Finally, close your chamber, attach to the tumbler and set it tumbling for about a week. Don’t forget to check-in every few days to make sure you’re happy with the shape.
Before moving onto step 2, you will need to remove the rocks (ensuring there is no left-over grit on them) and fully clean out the barrel.
- Step 2: Use a Finer Grit
Step 2 begins with adding the same rocks to the barrel. The pellets can also be used again in this stage providing they are clean, otherwise get yourself a new batch.
Add your finer grit such as the 220-grit silicone carbide and water until the rocks are fully submerged. There’s a pattern coming along: attach to the tumbler and press ‘go’.
Again, this process can take up to a week to finish depending on the hardness of your rocks, but this time you should check-in every day to make sure you’re happy with the results.
When ready, take your rocks out and – just like in step 1 – clean your barrel so it is ready for step three, the pre-polish.
- Step 3: Use a Pre-Polish Toner
You’re probably guessing ahead at this point, but you can place your rocks, pellets, and pre-polish grit into the barrel. This can be the 400-grit silicone carbide or 400-grit aluminium oxide.
Fill the chamber with water until the rocks are covered and let the tumbler do its thing for another week.
It’s very important we highlight there is no left-over grit from previous stages as you progress. This is because remnants of a coarser grit can cause unwanted scratches and blemishes in your final product.
You’ll need to check-in regularly for this step, and when you’re happy to move on, complete the removal and barrel clean so it is ready for the polishing stage.
- Step 4: Now Polish Perfectly
Here we are, at what is often considered the final step for many. Again, get your nearly-finished rocks in the barrel with pellets and water. This time, measure out your finest grit; often a 600-grit silicone carbide, aluminium oxide or diamond powder.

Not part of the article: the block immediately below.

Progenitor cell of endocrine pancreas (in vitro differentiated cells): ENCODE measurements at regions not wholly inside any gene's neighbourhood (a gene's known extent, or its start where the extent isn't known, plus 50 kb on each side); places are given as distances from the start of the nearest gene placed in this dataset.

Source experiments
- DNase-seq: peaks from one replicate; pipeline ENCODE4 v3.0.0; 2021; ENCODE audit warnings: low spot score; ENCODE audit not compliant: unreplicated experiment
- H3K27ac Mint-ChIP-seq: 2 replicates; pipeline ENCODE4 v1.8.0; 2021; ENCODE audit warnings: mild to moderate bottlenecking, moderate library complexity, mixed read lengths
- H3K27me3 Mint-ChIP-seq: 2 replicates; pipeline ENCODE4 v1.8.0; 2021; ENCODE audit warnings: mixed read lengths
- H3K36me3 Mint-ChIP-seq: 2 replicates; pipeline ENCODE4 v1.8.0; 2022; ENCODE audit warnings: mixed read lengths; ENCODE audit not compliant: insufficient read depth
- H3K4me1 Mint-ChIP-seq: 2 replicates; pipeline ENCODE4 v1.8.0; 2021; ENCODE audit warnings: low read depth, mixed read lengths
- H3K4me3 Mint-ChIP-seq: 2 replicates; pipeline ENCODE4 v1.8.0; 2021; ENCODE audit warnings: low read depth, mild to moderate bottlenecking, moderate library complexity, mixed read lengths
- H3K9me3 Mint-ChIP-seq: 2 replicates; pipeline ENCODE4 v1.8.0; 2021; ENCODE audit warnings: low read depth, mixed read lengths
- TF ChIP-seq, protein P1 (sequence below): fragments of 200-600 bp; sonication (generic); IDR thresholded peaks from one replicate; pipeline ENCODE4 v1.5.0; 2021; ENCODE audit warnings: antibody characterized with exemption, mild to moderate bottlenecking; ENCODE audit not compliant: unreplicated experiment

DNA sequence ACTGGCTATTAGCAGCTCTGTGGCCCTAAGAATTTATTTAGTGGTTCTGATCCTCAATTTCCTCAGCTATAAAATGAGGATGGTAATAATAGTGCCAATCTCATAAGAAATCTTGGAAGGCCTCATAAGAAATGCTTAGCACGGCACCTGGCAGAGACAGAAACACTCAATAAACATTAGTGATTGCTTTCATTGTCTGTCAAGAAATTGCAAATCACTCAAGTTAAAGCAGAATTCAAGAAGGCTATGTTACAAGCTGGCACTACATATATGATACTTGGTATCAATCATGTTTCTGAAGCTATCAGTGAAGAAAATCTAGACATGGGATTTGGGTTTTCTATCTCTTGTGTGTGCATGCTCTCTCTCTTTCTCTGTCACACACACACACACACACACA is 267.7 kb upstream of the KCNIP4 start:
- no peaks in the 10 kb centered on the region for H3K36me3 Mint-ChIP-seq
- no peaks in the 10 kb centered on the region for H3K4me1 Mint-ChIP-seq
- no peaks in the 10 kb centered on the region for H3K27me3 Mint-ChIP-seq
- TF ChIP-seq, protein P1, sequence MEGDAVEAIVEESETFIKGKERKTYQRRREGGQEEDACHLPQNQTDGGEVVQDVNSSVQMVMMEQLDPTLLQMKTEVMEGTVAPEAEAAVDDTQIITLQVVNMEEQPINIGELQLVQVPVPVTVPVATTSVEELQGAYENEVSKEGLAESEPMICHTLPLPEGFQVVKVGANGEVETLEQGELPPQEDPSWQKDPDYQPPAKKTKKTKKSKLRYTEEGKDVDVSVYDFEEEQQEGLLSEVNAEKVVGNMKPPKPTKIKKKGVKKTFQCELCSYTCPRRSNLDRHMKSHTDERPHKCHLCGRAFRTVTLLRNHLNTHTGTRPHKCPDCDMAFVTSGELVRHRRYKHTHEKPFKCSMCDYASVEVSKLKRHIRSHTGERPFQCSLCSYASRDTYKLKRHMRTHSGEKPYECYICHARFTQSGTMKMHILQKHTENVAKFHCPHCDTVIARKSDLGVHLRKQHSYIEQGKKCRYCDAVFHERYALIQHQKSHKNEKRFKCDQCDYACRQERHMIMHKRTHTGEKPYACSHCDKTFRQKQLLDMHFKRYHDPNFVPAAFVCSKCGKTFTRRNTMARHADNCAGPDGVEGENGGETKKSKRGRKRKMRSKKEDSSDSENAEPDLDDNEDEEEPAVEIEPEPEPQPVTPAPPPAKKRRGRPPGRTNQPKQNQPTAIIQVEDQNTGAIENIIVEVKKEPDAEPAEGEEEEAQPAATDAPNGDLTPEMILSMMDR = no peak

Once again, using a rotary tumbler can make this process last up to a week, but keep checking-in.
However, this stage can also be subbed-out by using jeans to hand-polish your softer rocks. While not the most popular method, it provides a satisfactory end to an enduring process. Simply take some denim, wet it, add some grit powder and gently rub your rocks one-by-one until you are happy with the result.
- Step 5: Add an Optional Burnish Stage
This stage is the actual final stage to making rocks smooth and shiny. By definition, burnishing is the act of rubbing a metal to make it shiny. But, it is an interchangeable term used within the rock tumbling world, too.
Making sure your tumbler is definitely clean and has no left-over grit, you can add your polished rocks, gemstones and minerals into the barrel. Then, per pound of rock, add half a tablespoon of borax or soap shavings to the chamber.
Connect it to the rotary tumbler, press ‘go’ and check-in the next day to collect your finished piece!
What Can I do with the Tumbled Rock Collection?
Now you have completed the stages of rock collection and rock tumbling, you can choose what to do with your rocks. The world is your oyster! While you may often need a few more tools and supplies for some of these plans, there are many options that simply require cunning product placement.
If rock tumbling is a continuous passion, you may begin to run out of space. At which point, creating an online shop or opening a stall in your local market will help you thin your stock. There are many people out there that would love your beautifully polished pieces.
What to do with your tumbled rocks?
Here’s some ideas :
- Personalised Gifts
- Fishbowl or Aquarium Filler
- Vase Decoration
- Table Centrepiece
- Flooring (with Resin Overlay)
- Lucky Charms
- Children’s Crafts
- Rock Collection
- Mindfulness and Spiritual Healing
- Prizes and Rewards
- Sale Item
- Garden Cover
- Coasters (with Resin Overlay)
- Hair Accessories
And, there you have it! The ultimate beginner’s guide to rock collection and tumbling. We hope this article has been helpful for you to reach your goals of rock collection and rock tumbling.
Let us know in the comments if there’s anything else you’d like to see from us. In the meantime, don’t forget to check out our other articles.